|A beaver habitat in the middle of the wetlands|
|It's called Boulder Trail but it should be called Beaver Trail :)|
|At the spillway|
As I lingered along the wetlands admiring all the work the busy beavers had done, I watched herons and hawks soaring overhead. And then a big "SPLASH" in the water. Figured for sure it was a beaver. I kept searching and about five minutes later yet another "SPLASH". I could tell where it was coming from but couldn't spot the culprit. Five minutes later another "SPLASH". I was thinking: 'Grrr...just give me one good look at ya!' Sadly it was not meant to be but as I continued through the beavered woods, I spotted three beaver habitats like the one I posted above. Very cool...and what a beautiful blue sky to boot :) This was definitely the highlight of my hike.
So it may have taken me ten years to finally explore the BUSC trails but it won't take me ten years to return. There are plenty more trails there to hike...and of course that cable bridge to tackle :)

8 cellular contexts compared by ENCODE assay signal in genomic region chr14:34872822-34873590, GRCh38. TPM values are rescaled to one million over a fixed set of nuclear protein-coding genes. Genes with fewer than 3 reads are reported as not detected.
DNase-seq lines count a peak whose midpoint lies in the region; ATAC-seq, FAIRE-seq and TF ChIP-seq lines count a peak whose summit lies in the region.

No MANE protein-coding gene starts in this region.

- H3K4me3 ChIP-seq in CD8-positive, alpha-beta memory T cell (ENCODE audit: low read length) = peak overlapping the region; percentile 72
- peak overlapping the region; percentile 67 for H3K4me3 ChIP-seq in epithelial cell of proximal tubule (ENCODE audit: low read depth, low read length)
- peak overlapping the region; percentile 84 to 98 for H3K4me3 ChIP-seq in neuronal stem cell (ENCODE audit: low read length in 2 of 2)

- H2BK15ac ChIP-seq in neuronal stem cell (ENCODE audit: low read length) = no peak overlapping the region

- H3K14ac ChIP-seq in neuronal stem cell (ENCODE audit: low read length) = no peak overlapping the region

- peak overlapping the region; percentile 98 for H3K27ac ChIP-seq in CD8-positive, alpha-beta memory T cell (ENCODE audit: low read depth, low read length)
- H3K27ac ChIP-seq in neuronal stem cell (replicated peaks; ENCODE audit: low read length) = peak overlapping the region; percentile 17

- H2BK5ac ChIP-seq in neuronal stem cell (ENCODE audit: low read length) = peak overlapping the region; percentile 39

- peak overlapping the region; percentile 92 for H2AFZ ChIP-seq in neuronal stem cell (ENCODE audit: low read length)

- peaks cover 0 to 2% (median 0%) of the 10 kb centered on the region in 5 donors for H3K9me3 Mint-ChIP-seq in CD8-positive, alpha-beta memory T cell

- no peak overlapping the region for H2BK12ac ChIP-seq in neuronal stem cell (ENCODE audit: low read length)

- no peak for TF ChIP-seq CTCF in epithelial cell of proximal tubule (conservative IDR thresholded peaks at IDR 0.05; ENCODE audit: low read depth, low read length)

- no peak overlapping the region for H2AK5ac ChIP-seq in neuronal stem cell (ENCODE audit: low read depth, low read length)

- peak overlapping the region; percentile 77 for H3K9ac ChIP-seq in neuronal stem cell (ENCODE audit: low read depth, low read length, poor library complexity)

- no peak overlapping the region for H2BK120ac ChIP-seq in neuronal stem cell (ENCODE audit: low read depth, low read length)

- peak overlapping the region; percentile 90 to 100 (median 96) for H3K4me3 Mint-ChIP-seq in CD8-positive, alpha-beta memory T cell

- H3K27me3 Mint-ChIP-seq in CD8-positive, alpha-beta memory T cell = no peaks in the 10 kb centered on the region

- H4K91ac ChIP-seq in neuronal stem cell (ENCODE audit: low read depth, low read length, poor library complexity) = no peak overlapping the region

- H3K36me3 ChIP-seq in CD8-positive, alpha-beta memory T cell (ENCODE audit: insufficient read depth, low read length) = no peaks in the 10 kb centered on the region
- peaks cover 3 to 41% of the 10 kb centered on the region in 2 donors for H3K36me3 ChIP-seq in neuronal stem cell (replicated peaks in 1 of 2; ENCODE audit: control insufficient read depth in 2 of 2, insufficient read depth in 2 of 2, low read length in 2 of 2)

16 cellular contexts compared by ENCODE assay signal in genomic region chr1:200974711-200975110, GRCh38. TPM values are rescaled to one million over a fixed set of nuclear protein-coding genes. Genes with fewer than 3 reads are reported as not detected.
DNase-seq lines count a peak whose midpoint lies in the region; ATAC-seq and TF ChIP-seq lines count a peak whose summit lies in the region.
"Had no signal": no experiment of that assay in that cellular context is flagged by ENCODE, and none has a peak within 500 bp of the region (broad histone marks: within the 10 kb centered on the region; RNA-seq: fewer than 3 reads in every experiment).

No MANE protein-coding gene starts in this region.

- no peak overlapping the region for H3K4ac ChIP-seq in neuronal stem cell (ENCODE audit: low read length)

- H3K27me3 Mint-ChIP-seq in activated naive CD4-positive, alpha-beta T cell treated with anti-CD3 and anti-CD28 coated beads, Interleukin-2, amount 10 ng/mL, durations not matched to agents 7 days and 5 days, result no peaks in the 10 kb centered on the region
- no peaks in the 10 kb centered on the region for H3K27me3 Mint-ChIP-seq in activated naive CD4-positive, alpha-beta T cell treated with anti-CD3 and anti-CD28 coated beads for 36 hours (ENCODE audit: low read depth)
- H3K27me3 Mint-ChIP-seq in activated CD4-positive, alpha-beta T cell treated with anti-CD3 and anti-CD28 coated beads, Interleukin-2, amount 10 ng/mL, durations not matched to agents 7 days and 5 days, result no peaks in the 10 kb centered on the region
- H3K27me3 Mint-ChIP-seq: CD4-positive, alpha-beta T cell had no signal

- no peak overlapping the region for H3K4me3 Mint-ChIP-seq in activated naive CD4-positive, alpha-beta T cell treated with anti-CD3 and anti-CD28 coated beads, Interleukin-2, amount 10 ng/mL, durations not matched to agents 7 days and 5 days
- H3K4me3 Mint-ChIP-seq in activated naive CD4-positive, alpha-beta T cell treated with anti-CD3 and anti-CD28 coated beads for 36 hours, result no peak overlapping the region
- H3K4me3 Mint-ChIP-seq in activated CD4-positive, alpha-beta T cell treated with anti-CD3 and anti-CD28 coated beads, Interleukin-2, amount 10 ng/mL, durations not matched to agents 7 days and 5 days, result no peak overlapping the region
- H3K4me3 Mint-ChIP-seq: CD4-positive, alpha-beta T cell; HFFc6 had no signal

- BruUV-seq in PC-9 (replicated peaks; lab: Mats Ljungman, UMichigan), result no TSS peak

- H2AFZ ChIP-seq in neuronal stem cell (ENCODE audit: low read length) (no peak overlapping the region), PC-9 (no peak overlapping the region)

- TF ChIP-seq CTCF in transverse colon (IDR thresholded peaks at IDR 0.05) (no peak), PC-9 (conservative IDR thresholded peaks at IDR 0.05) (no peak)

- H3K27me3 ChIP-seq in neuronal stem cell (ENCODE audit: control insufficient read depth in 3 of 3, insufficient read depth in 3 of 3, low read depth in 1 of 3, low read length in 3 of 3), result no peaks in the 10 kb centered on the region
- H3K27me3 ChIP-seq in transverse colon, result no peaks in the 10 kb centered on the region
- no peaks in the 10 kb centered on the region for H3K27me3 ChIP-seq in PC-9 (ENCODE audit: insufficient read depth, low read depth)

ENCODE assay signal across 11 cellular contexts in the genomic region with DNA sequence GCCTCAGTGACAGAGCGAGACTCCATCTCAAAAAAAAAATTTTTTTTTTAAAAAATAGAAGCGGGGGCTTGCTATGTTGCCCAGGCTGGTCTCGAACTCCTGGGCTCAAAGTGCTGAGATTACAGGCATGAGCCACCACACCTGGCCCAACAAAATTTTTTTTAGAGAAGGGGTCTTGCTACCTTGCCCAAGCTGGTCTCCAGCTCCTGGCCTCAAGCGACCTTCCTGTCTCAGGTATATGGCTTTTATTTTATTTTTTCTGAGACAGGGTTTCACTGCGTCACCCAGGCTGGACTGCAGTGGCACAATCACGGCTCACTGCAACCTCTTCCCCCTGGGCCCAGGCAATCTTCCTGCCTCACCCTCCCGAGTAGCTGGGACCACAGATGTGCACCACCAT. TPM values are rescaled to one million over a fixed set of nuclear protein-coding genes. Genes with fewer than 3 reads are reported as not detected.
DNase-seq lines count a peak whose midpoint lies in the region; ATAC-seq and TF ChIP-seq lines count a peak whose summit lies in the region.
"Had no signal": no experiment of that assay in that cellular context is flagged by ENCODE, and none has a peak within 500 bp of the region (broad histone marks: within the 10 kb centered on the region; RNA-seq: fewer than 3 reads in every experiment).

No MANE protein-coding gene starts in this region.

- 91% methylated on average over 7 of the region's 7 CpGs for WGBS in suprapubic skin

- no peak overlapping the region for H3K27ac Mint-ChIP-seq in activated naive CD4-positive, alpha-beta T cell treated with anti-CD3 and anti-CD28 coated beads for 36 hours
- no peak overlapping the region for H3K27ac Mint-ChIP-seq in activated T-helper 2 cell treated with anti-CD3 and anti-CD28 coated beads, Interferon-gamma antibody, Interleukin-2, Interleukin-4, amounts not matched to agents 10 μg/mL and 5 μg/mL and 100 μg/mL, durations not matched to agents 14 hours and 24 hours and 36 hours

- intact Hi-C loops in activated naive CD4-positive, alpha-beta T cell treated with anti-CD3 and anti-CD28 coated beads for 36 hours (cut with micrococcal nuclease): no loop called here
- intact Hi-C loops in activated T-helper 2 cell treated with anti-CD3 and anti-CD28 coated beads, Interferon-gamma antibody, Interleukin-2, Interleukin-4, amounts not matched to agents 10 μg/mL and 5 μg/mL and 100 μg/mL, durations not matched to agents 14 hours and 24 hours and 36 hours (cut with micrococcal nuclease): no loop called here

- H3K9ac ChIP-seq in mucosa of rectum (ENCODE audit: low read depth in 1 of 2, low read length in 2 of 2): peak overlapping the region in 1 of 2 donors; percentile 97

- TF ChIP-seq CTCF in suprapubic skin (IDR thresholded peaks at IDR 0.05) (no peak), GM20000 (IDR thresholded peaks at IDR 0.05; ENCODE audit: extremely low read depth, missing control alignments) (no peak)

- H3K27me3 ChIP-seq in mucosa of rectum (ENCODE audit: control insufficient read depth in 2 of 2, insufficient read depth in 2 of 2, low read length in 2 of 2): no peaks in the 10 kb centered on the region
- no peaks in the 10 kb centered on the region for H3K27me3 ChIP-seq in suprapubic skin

Peterborough Players 2015 Schedule 27 Apr 2015, 3:35 pm
The Peterborough Players are preparing for their 2015 season of seven professionally performed productions. This season appears to be the year of fabulous comedies sandwiched between two dramas.
Try something different and fun...
June 17 - 28 Red: The season kicks off with "Red", winner of six Tony Awards about the work of famed abstract expressionist painter Mark Rothko.
July 1 - 12 Intimate Exchanges: Nominated for London’s prestigious Olivier Award and New York’s Drama Desk Award. The New York Times called it an “abundant buffet of domestic comedy.” The idea is simple: at many junctions in life we are faced with either/or decisions, and the consequences can be vastly different. Ayckbourn’s comedy of chance leaves its outcome to the audience. 10 characters are played by two actors, and you choose how the comedy works out. If you don’t like the ending, you have no one to blame but yourself!